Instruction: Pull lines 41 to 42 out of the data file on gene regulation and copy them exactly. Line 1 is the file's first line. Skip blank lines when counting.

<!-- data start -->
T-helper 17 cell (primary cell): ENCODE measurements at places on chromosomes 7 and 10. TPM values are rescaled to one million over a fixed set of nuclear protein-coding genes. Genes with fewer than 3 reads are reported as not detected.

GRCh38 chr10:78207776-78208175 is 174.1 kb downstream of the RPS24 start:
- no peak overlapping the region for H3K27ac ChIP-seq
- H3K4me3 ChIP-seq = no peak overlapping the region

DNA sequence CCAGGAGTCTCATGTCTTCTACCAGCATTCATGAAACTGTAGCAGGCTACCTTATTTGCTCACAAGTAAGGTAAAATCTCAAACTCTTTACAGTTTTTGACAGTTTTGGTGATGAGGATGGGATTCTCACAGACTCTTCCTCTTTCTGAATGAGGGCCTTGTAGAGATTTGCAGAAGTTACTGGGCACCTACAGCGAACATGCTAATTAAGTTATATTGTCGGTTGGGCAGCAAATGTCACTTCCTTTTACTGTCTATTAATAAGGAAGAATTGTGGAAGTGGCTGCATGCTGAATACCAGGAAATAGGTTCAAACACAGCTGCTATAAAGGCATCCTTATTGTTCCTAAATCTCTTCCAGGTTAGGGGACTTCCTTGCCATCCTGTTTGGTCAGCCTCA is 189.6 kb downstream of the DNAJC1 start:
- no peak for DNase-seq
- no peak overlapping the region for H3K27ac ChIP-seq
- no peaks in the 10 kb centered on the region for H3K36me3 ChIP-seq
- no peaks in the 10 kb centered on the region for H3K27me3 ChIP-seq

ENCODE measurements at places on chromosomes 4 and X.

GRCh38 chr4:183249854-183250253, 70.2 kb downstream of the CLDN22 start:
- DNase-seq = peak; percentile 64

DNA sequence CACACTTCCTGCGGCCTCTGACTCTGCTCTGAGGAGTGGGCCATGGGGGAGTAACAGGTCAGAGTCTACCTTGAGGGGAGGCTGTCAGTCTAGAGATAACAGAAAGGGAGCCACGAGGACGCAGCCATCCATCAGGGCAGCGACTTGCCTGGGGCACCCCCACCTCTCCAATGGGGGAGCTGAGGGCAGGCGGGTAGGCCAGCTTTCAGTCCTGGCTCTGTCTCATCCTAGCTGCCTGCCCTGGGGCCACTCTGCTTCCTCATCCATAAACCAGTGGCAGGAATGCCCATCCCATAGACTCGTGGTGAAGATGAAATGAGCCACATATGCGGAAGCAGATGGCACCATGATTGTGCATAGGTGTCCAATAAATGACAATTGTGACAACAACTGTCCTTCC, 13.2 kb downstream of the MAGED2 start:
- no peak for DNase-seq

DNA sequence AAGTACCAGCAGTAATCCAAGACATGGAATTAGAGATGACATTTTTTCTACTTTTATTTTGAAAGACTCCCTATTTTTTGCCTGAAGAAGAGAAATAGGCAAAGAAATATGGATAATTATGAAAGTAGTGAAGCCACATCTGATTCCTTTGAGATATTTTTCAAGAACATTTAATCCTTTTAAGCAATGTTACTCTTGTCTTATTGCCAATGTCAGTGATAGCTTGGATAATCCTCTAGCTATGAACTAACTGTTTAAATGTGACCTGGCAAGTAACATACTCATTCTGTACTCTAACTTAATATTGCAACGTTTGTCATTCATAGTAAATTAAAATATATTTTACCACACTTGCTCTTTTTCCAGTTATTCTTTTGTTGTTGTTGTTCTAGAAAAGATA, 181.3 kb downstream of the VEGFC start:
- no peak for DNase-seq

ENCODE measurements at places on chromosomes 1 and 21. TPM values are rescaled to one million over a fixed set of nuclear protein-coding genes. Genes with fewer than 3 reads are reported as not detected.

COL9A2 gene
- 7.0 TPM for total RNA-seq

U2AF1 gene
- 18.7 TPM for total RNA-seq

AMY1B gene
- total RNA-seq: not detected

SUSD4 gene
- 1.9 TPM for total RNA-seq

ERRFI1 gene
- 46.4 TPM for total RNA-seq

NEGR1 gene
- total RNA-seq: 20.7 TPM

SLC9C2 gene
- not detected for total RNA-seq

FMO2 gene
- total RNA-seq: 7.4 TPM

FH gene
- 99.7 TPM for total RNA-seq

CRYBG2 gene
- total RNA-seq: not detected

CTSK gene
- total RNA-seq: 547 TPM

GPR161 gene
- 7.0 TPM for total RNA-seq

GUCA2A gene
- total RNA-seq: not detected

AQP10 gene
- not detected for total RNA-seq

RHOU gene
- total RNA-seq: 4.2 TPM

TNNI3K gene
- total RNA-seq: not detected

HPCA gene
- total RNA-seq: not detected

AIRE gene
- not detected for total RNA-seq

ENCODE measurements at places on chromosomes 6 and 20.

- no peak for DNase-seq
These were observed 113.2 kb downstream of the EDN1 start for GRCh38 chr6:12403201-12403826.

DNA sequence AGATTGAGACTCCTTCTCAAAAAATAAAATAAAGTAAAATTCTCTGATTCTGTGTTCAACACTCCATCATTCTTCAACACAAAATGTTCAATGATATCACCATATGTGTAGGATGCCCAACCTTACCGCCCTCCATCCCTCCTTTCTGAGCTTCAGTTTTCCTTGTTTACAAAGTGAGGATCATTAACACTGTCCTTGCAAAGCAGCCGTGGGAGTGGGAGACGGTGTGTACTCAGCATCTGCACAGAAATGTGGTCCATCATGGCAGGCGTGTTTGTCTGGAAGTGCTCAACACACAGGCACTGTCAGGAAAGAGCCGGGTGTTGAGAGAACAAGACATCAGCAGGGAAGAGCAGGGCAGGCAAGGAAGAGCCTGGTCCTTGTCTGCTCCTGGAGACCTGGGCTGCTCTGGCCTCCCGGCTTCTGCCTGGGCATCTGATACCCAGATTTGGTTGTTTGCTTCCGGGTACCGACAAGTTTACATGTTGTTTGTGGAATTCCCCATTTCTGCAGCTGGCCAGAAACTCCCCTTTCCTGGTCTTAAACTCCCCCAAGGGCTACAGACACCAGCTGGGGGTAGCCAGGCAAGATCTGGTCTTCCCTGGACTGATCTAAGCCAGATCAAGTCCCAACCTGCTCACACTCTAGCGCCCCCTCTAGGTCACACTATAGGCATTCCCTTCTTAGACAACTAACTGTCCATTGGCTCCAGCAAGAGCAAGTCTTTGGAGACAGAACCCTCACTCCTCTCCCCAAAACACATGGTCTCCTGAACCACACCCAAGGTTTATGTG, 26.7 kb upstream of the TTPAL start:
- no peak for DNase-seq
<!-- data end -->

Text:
- 7.0 TPM for total RNA-seq

GUCA2A gene